St Mary Magdalene, West Lavington

west lavington2Though almost in Midhurst, West Lavington belonged to the parish of East Lavington, the seat of the Wilberforces, where Henry Manning was rector, until it became a separate parish in 1851 (VCH 4 p65).  Manning’s curate Charles Laprimaudaye gave most of the money for the church, though he had gone over to Rome before it was finished in 1850 and Manning preached his last sermon here before he followed.  The architect, W Butterfield (BN 44 p491), sympathised with the high church party, but remained an Anglican.  The site was a rabbit warren, which was terraced for its new purpose (1 p69).  Among the graves near the south east corner of the chancel is a simple stone to Richard Cobden (d1865), the great free trader, who was born at Heyshott.  His associate John Bright and Gladstone attended the funeral (ibid).

Butterfield placed the church at the top of the churchyard, which, though small, it dominates.  Built of stone, it consists of an aisled nave and chancel, with a shingled belfry in the local idiom.  The length of the chancel at this date reveals the high church sympathies of all concerned.  Butterfield takes the gothic of c1300 as his departure, but uses conventional forms in his own way, for example the abnormally tall and narrow intersecting tracery of the west window or the elongated quatrefoil at the apex of the tracery of the east window, which contrasts with the normally proportioned ones beneath.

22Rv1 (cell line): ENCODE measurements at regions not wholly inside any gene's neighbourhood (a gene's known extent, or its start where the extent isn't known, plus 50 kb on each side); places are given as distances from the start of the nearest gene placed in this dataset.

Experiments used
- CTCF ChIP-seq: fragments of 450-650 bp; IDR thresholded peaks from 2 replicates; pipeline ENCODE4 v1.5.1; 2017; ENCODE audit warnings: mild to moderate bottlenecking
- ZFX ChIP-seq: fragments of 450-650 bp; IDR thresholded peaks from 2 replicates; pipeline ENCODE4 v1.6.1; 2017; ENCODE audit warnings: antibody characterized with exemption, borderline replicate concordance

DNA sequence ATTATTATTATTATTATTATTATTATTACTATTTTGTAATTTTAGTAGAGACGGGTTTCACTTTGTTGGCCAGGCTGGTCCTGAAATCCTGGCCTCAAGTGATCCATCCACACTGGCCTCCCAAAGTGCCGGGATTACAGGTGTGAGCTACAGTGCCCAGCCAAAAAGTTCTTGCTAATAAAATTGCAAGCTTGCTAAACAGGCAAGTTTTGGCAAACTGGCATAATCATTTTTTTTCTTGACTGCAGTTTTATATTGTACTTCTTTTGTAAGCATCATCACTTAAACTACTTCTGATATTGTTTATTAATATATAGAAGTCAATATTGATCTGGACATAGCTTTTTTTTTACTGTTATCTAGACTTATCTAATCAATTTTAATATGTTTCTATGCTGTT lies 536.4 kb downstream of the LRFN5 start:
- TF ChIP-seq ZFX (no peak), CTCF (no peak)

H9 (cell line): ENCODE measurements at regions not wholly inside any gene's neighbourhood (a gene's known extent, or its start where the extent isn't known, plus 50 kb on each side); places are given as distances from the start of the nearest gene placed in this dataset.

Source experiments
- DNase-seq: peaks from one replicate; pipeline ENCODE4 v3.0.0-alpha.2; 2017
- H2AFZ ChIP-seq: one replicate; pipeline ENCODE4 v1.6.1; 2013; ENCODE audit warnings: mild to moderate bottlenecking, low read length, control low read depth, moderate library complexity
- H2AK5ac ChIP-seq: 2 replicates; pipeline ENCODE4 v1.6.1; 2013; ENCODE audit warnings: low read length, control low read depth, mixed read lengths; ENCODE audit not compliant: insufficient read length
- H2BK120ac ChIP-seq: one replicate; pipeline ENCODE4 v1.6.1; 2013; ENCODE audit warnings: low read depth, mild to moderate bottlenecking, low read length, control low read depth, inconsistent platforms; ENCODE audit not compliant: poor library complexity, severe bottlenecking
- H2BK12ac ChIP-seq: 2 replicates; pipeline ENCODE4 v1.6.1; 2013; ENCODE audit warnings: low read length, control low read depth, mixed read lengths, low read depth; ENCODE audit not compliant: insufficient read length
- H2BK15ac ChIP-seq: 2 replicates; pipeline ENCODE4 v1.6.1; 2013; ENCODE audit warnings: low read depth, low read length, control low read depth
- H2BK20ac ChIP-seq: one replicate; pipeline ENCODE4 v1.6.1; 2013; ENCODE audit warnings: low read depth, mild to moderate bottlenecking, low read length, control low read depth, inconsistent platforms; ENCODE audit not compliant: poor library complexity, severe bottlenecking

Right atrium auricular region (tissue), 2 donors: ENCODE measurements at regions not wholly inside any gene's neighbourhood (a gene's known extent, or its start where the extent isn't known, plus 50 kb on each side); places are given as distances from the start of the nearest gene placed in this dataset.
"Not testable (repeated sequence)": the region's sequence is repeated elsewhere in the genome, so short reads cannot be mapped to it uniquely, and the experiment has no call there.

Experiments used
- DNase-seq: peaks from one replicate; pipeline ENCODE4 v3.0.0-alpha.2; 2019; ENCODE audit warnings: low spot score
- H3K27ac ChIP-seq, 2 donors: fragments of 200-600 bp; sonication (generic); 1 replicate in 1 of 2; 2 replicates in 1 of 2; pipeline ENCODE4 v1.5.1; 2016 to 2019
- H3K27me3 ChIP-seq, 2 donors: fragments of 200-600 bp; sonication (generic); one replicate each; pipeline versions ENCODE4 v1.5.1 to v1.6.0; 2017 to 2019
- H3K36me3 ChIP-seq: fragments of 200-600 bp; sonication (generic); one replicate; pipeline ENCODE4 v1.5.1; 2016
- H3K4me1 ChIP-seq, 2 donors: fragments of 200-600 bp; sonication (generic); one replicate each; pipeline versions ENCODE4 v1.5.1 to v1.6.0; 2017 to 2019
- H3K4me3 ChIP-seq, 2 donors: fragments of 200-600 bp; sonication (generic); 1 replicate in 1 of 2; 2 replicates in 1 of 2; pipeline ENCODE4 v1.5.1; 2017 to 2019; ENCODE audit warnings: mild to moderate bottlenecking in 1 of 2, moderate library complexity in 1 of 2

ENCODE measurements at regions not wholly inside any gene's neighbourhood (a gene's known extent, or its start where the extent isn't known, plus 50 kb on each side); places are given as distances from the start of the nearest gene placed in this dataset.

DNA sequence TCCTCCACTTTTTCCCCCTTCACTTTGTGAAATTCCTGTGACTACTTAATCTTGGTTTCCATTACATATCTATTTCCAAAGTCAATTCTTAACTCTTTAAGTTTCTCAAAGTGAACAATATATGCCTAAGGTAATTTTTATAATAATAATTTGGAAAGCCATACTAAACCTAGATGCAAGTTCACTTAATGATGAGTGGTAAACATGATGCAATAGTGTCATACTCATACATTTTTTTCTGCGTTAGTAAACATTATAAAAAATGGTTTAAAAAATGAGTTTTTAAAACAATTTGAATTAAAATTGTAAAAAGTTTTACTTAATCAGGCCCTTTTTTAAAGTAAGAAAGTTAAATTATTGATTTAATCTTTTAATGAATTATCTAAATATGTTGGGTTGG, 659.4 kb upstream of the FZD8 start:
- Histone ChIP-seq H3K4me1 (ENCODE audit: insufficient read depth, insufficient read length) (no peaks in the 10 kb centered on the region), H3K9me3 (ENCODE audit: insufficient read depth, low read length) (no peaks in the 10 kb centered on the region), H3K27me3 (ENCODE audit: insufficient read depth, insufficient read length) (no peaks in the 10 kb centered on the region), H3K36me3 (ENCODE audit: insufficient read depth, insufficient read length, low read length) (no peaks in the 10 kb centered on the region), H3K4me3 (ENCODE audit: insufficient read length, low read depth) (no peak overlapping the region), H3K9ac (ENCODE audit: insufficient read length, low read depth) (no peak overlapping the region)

The interior contains some of the best detail and finest fittings of Butterfield’s early career, though the walls were misguidedly repainted in pastel shades and most of the screen of marble, said to be from Sussex, was removed in 1968 (VSA 1968-69 p22).  The internal proportions are unexpectedly tall with a broad chancel arch and complex roof timbers.  Both arcades have a western bay with double-chamfered heads dying into the responds and two further bays with octagonal piers and leaf capitals.  The carving throughout is remarkable.  That on the arcades includes head- and foliage-stops and large corbels with foliage on the east responds; that on the south side, carved with fern leaves, is especially fine.  The culmination is the even larger and more ornate conical corbels, resting on narrow shafts, on the chancel arch of grey-green marble, which was intended to harmonise with the screen. The foliage is more stylised here and derives from C13 examples at Teversham, Cambridgeshire, which Butterfield is known to have sketched (Thompson p456).

In 2008 the Church Council initiated a proposal to declare the church redundant, because its structural condition made major and expensive repairs unavoidable.   This took effect the following year when the church was closed and the parish joined to Cocking.

Inside the church is a war memorial to those from the village who fell in the two world wars.